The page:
You should see a screen very similar to what is displayed above.  In my case, "ttyUSB0" is my serial cable device.  If you have more than one of these, unplug the cable, run the command, plug it back in, run the command again, and compare the two lists to deduce which interface is the correct one.

Step 7: Connect the USB-TTL Cable to the WNR3500L

Note: Make sure the router is still powered off and unplugged from power when you do this.  Don't touch anything metal either, don't want to take any risks of shock or shorting anything out, which is always a potential concern when tinkering with open electronics.

This part is particularly important, as if you don't connect these cables properly it will be very frustrating for you!   Take a close look at the photo above.  On the pinout on the board, you will see six pins.  Next to one pin it will read "JP1."  That is actually Pin 6.  Pin 1 is labeled with a "1" next to it.  Connect the cables as follows and as shown in the photo:

Black => Pin 6 (next to JP1)

Yellow => Pin 5

Orange => Pin 2

Note: In this photo, the black and yellow leads are seated properly.  I wanted to show you what an improper cable seating looked like; the orange cable is NOT seated properly.  Make sure all the cables are firmly seated to the pins and that they are not touching each other.

Step 8: Configure Minicom

Now, you'll need to configure and launch Minicom.  To do this, type sudo minicom -s

You will be brought to a configuration screen which will enable you to set the options properly.  Set the options as shown above, using the device ID you discovered in step 6.  After you have set the options, save the setup and exit Minicom.

Step 9: Connect to WNR3500L Via Minicom

Now, launch minicom with sudo minicom


If all is well, your USB serial device should initialize and you will be brought to a blank screen.  Get your hands hovering over the Control-C buttons, power on the router, and IMMEDIATELY type Control-C numerous times.  If you are successful in doing this, you will be brought to the CFE> prompt as shown above.  Type tftpd and go on to the next step.

Step 10: Send the Firmware via TFTP and Reset

Open up another Terminal window and change directory to where the firmware file you will be placing is located.  Then, type tftp 192.168.1.1

**Note for those running Ubuntu 10.10 64-bit** Community member pyroclast notes that it was necessary to set the binary mode prior to put transfer with TFTP (as compared to ascii mode.)

You will be brought to the tftp> prompt as shown above.  Use the "put" command as shown to send the firmware file to the router, and you will be prompted when it is complete.  Don't disconnect any cables while the router is reflashing, and watch the Minicom window to confirm completion.  As always when reflashing a router, perform a full reset when complete.

Step 11: Rejoice and Relax... or troubleshoot

Hopefully, not the latter, but unfortunately things don't always go as planned.  If you're struggling with this procedure, you can post your questions on the public forums or as a comment below!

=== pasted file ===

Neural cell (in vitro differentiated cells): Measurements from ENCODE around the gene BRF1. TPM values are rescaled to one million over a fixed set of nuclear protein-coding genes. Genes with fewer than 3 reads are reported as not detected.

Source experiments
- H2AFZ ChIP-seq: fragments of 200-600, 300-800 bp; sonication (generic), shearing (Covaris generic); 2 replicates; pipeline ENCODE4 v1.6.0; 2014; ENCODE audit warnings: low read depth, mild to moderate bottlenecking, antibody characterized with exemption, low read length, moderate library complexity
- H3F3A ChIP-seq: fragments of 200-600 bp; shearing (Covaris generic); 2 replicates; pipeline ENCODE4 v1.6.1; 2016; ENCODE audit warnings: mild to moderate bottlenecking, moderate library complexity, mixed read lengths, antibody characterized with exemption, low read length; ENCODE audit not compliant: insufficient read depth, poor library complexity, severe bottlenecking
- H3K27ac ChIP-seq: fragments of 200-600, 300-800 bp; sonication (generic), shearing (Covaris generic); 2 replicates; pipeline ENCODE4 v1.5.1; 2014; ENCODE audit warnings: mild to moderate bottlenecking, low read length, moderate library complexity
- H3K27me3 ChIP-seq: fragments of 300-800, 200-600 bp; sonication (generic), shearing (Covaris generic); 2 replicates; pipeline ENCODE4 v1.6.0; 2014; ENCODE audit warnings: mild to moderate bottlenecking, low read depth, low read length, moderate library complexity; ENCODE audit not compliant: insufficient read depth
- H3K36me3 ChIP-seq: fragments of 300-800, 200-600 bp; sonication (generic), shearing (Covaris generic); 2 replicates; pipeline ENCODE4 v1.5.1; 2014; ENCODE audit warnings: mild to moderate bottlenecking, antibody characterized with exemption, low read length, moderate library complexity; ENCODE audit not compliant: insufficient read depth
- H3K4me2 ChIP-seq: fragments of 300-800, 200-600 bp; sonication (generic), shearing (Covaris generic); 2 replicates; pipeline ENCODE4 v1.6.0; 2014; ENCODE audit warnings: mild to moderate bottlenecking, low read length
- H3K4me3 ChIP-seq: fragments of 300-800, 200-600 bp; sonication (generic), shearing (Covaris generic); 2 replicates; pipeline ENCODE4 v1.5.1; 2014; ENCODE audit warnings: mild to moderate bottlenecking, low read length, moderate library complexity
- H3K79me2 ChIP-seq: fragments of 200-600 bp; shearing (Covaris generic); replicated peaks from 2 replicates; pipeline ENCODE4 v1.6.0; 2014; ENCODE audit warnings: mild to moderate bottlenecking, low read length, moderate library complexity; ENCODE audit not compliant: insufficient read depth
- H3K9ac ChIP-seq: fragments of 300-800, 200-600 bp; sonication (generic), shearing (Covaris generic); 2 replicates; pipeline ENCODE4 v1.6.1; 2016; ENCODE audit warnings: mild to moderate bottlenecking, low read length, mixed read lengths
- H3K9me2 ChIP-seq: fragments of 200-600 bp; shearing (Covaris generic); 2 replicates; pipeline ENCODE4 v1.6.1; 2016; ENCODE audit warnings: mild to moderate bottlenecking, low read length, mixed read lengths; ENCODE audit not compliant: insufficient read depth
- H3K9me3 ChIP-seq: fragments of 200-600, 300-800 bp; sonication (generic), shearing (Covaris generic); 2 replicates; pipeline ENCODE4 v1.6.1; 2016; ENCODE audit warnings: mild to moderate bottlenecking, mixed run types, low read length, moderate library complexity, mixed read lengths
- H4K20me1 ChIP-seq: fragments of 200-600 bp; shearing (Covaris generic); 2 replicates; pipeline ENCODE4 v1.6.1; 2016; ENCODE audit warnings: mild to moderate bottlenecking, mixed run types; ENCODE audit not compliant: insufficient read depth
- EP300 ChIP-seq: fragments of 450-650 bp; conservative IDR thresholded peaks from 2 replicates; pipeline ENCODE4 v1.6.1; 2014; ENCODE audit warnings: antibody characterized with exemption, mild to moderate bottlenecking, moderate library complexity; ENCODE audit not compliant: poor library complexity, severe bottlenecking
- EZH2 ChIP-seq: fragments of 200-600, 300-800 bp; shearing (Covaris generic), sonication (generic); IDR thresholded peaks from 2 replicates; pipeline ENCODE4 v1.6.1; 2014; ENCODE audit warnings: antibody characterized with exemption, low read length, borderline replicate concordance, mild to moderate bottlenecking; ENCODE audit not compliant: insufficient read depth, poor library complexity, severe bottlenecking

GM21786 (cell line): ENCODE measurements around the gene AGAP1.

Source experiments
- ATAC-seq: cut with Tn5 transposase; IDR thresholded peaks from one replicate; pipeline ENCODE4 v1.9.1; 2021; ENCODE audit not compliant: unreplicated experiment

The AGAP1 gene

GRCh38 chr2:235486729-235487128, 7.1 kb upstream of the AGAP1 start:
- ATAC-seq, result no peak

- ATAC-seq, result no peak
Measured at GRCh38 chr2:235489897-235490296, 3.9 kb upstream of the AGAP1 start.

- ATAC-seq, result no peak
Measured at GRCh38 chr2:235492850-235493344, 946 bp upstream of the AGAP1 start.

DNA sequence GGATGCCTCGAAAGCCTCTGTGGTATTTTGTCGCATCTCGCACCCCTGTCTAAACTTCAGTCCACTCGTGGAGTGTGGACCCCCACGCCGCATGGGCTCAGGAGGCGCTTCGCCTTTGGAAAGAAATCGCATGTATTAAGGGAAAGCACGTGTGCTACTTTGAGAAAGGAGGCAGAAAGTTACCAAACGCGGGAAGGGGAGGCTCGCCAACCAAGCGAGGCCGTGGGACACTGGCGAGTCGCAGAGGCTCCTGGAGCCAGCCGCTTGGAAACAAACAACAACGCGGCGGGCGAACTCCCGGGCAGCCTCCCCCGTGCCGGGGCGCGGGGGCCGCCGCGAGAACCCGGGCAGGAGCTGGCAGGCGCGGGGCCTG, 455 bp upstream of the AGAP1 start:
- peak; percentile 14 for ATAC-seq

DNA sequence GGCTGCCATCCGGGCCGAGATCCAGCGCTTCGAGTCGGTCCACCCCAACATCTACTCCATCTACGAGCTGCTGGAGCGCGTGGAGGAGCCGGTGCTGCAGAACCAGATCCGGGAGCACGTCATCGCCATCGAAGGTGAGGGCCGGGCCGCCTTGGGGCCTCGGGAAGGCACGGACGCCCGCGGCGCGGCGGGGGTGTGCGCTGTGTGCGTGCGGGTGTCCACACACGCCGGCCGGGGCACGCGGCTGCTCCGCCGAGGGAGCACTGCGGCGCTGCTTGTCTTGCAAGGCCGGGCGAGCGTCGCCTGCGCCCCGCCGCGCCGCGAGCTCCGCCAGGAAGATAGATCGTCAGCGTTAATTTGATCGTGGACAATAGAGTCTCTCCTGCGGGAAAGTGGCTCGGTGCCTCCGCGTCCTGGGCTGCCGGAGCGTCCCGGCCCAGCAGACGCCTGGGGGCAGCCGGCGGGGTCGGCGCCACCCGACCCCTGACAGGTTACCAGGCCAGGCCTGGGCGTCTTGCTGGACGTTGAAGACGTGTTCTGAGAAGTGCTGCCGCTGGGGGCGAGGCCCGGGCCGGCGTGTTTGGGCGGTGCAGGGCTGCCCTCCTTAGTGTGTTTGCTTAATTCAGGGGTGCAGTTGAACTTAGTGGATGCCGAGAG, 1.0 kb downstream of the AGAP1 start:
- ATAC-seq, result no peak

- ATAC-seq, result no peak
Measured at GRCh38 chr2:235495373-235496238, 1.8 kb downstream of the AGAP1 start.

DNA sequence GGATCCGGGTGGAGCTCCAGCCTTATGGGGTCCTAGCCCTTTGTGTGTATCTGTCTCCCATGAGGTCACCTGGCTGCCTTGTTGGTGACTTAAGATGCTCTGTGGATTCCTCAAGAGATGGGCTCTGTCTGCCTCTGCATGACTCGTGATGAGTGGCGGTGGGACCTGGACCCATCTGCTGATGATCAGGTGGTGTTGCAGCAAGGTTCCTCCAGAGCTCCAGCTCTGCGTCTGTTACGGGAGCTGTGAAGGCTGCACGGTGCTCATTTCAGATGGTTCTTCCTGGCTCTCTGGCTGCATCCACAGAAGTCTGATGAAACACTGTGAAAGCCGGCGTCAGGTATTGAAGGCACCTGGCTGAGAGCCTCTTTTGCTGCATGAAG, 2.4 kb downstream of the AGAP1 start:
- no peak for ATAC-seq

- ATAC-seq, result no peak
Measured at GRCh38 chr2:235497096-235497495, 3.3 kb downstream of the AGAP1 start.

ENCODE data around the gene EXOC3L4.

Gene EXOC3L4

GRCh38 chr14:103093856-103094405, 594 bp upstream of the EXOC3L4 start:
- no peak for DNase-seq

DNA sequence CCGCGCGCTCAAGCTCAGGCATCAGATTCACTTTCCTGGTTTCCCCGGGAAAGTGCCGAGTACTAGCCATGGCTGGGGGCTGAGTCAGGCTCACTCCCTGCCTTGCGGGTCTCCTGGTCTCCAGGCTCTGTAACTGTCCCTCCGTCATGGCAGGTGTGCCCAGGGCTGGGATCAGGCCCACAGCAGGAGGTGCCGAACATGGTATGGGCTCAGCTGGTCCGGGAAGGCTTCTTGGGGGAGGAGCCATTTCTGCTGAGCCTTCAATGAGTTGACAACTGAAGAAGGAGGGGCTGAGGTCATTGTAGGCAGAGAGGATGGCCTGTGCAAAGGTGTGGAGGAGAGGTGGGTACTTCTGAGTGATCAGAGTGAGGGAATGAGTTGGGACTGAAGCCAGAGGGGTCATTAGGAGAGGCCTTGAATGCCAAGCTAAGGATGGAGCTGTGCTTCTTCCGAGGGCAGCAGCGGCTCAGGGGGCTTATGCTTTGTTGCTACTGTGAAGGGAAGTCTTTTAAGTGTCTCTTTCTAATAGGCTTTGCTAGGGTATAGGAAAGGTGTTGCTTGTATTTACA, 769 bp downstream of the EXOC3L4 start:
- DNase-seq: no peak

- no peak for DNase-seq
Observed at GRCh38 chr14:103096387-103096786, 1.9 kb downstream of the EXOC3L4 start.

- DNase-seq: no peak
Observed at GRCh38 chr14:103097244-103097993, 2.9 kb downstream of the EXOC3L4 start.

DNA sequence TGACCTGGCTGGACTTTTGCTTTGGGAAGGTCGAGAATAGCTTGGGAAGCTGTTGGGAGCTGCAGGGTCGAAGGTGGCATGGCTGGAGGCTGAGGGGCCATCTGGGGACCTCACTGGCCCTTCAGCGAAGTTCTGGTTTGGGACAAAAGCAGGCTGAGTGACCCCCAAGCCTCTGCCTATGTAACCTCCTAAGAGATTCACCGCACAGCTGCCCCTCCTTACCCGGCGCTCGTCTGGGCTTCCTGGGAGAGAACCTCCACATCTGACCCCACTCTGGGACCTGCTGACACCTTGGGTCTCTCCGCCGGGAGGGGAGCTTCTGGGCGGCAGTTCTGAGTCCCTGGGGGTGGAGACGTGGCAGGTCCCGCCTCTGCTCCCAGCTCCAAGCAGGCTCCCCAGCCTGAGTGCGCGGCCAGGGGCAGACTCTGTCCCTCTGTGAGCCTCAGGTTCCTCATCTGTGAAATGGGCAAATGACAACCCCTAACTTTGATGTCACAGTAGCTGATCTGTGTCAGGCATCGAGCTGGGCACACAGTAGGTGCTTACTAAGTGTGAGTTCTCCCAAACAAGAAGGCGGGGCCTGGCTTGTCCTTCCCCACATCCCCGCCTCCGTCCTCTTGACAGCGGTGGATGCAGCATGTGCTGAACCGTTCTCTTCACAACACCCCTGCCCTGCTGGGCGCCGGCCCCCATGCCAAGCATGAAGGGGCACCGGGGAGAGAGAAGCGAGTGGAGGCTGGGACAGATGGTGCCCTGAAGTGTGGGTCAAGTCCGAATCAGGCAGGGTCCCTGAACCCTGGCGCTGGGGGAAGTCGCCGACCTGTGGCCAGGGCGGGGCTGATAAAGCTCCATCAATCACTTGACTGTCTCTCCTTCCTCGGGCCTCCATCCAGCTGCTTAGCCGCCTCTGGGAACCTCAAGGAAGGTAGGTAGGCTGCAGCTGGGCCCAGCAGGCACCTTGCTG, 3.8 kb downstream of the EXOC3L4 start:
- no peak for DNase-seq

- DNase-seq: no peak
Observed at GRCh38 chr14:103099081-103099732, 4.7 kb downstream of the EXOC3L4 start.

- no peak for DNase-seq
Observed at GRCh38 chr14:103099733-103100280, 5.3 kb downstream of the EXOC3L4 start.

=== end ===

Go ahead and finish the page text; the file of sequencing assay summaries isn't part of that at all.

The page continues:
Quick Links

joehillen
joehillen's picture
OMG, THANK YOU!!

OMG, THANK YOU!!

You saved my router. How many other router makers would make a site like this with a guide on how do fix it using Linux? None! That's how many. You guys rock! I hope you understand how grateful I am.

I wish hadn't had to solder in the pins myself. That was a bit of a pain in the ass, but worth it.

Peter Redmer
Peter Redmer's picture
@joehillen - Glad you were

@joehillen - Glad you were able to get your router back up and running, we love to help! From what we heard from the folks at NETGEAR, the newer runs of the WNR3500L might have the pinouts included. I imagine that in any future versions of the router, based on feedback here and elsewhere, that they'll be included.

 

pyroclast
pyroclast's picture
Thank you Peter for the how

Thank you Peter for the how to! Just one comment, I have found for ubuntu 10.10 aka Maverick Meerkat (64 bit), ensure you set the binary mode prior to put transfer with tftp. For me, the default was set to ascii which made this a "fun" two day adventure. I was able to enable the tftp server on the router and put the file but the power light did not change to yellow flashing or any other indication of it working but maintained a green flashing light. Once I made the adjustment, it rebooted and no more brick. I hope this can be a help for others running into this.

Regardless, thanks for the howto, I would not have been able to debrick without it.

Peter Redmer
Peter Redmer's picture
You're welcome pyroclast, and

You're welcome pyroclast, and thanks for the 10.10 tip. I hope that it helps others as well. I'm going to add a note in the article.

 

amateur
amateur's picture
so the header you plug the

so the header you plug the cable into is soldered onto the PCB by Netgear? I don't need to solder it on myself ?

I should still be able to use my USB TTL convertor right (FT232BM chip)?

Reki
Reki's picture
Hello new around here and I